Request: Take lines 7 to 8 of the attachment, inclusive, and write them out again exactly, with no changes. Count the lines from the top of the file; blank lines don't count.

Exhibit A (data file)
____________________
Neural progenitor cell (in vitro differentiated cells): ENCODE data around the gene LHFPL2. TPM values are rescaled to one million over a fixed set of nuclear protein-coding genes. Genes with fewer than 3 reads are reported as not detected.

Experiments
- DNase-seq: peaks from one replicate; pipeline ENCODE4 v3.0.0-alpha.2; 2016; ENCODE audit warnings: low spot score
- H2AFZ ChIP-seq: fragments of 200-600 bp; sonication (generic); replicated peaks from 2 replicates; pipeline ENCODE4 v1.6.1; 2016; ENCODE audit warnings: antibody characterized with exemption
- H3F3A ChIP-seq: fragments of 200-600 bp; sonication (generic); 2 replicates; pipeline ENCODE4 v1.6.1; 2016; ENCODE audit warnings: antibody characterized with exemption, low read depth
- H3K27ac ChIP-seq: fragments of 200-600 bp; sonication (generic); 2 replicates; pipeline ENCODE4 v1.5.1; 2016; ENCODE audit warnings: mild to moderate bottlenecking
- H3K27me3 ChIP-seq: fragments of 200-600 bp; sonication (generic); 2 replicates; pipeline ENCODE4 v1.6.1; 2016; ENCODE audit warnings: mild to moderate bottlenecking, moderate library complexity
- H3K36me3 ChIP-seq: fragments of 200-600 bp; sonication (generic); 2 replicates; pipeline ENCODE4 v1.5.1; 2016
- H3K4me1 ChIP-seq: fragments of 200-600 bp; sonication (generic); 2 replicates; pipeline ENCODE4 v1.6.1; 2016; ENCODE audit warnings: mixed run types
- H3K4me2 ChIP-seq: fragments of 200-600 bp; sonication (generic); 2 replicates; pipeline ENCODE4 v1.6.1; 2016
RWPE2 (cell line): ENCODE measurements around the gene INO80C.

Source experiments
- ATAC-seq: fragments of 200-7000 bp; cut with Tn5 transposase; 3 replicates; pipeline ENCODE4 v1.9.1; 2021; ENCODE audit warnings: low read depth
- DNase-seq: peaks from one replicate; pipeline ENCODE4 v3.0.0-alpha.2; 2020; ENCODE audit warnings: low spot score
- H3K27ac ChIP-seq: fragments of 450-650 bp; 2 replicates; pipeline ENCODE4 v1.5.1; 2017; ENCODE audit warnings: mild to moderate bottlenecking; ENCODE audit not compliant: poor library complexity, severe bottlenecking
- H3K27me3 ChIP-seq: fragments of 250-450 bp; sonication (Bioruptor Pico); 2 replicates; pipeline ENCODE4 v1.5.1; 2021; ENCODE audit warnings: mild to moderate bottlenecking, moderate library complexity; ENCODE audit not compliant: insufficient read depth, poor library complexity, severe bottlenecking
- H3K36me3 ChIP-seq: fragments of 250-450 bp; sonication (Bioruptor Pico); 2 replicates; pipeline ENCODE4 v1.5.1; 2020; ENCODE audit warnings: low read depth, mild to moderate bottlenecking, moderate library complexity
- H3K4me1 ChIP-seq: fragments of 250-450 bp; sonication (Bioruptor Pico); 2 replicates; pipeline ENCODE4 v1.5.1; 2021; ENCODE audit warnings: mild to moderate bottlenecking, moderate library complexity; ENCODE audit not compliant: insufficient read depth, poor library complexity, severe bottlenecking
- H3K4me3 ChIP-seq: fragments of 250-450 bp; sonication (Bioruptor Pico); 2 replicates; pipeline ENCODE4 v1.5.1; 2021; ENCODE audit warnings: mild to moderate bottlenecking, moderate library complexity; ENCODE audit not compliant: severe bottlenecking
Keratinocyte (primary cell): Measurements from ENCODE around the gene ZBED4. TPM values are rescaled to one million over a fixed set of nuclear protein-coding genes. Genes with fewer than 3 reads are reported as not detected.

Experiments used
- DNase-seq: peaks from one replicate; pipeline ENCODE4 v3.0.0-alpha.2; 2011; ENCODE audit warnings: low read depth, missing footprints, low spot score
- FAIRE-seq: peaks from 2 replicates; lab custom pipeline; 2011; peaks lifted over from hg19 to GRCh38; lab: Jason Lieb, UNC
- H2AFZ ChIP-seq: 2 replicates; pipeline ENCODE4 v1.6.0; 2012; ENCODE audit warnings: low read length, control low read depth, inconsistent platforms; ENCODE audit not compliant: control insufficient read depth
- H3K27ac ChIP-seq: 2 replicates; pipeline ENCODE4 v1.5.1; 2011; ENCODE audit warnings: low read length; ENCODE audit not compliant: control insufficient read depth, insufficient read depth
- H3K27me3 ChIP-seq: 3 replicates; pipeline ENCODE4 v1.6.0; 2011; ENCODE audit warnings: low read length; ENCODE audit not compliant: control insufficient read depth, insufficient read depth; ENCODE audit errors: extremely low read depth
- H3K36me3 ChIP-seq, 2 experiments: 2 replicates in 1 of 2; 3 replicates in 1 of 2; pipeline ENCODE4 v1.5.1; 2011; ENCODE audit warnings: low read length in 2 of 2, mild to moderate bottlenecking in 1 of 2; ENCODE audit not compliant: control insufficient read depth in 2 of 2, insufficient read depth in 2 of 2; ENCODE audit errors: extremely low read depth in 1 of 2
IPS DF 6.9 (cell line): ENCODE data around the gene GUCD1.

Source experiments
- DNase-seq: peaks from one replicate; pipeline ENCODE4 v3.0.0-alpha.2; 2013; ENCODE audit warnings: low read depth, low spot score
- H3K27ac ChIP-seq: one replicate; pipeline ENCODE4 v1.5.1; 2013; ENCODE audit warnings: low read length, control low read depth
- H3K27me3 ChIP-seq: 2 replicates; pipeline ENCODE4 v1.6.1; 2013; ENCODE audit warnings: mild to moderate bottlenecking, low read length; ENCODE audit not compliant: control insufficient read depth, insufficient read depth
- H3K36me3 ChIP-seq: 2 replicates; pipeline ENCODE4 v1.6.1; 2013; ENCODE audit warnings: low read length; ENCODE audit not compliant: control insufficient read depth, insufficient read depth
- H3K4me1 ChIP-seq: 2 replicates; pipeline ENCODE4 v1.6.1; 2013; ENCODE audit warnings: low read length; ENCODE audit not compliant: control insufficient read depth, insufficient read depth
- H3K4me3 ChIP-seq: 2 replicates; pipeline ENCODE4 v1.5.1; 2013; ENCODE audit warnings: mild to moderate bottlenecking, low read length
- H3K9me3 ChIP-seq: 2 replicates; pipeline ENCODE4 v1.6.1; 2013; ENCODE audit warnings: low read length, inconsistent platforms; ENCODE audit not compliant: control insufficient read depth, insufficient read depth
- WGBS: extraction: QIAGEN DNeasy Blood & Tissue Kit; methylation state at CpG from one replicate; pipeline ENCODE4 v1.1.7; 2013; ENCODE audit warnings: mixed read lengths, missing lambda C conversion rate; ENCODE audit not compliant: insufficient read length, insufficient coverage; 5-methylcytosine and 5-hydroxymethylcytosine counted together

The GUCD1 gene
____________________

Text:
- H3K27me3 ChIP-seq: fragments of 200-600 bp; sonication (generic); 2 replicates; pipeline ENCODE4 v1.6.1; 2016; ENCODE audit warnings: mild to moderate bottlenecking, moderate library complexity
- H3K36me3 ChIP-seq: fragments of 200-600 bp; sonication (generic); 2 replicates; pipeline ENCODE4 v1.5.1; 2016